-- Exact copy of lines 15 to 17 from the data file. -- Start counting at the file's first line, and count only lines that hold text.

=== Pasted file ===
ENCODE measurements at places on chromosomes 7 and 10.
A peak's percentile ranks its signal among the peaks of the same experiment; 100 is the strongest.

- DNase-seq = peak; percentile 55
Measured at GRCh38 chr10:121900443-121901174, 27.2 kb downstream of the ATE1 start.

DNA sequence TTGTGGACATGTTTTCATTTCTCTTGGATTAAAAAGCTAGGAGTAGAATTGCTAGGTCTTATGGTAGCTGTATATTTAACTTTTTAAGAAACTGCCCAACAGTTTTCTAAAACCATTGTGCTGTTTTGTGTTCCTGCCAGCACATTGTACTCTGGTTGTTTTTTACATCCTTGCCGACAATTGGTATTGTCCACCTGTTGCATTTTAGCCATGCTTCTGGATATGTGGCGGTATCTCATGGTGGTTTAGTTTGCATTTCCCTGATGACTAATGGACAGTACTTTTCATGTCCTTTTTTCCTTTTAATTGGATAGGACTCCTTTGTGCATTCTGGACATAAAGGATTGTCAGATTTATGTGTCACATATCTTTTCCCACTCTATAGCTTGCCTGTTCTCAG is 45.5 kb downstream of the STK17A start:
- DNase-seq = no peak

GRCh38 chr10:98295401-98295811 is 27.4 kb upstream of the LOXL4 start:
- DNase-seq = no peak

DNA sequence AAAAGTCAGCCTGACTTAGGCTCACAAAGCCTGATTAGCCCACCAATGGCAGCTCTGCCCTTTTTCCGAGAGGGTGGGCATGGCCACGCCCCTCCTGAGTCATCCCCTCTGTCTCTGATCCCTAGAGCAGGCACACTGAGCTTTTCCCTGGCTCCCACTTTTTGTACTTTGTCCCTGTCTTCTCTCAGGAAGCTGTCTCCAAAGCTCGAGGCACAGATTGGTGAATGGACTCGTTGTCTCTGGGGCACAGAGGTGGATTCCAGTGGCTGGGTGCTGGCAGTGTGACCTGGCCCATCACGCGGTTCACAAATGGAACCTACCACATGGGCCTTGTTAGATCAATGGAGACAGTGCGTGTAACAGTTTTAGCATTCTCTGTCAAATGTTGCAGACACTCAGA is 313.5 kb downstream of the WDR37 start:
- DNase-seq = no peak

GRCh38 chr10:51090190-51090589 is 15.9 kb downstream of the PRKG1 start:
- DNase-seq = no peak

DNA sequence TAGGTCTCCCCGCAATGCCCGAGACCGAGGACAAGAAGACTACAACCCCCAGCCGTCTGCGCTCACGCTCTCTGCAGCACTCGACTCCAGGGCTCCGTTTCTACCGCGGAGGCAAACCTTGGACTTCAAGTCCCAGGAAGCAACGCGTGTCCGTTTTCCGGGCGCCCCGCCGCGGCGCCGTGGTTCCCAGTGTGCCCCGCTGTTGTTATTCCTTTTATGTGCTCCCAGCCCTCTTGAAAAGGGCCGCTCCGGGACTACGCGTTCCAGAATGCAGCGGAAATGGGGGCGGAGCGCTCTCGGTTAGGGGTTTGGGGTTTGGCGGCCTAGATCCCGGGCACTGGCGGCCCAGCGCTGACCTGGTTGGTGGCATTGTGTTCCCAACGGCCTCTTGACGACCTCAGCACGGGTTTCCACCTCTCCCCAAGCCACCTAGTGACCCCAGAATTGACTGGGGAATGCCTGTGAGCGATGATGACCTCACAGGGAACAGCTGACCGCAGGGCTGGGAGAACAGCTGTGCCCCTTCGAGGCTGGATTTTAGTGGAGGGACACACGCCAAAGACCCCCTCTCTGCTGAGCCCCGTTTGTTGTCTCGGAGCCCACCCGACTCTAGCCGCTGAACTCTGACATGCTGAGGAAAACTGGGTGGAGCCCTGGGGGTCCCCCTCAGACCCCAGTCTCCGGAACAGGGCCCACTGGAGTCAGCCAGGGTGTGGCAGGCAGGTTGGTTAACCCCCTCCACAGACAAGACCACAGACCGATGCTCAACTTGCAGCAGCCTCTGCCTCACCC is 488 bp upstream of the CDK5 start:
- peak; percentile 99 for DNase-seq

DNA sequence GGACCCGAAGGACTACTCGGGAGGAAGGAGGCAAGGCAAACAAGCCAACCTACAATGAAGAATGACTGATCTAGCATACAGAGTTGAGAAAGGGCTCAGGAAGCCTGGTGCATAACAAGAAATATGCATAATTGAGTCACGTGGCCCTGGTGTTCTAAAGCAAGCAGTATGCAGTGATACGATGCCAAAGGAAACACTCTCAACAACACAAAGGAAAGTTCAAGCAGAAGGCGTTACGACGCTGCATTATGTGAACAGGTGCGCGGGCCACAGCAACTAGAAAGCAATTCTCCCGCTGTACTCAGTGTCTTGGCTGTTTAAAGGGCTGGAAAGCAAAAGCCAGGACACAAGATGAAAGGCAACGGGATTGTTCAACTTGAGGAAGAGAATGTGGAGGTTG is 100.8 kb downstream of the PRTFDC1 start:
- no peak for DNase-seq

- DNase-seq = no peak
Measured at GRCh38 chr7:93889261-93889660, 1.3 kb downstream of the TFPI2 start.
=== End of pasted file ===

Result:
DNA sequence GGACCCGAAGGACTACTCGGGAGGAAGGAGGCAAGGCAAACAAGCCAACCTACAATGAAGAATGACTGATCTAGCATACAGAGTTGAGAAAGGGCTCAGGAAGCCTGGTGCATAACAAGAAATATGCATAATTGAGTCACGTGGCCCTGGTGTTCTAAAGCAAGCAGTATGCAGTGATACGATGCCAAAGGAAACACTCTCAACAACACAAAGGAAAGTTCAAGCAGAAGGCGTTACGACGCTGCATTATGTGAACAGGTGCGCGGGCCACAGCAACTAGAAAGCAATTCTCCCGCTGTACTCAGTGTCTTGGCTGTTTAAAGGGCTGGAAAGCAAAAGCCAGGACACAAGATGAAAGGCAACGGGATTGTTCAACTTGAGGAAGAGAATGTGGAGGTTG is 100.8 kb downstream of the PRTFDC1 start:
- no peak for DNase-seq

- DNase-seq = no peak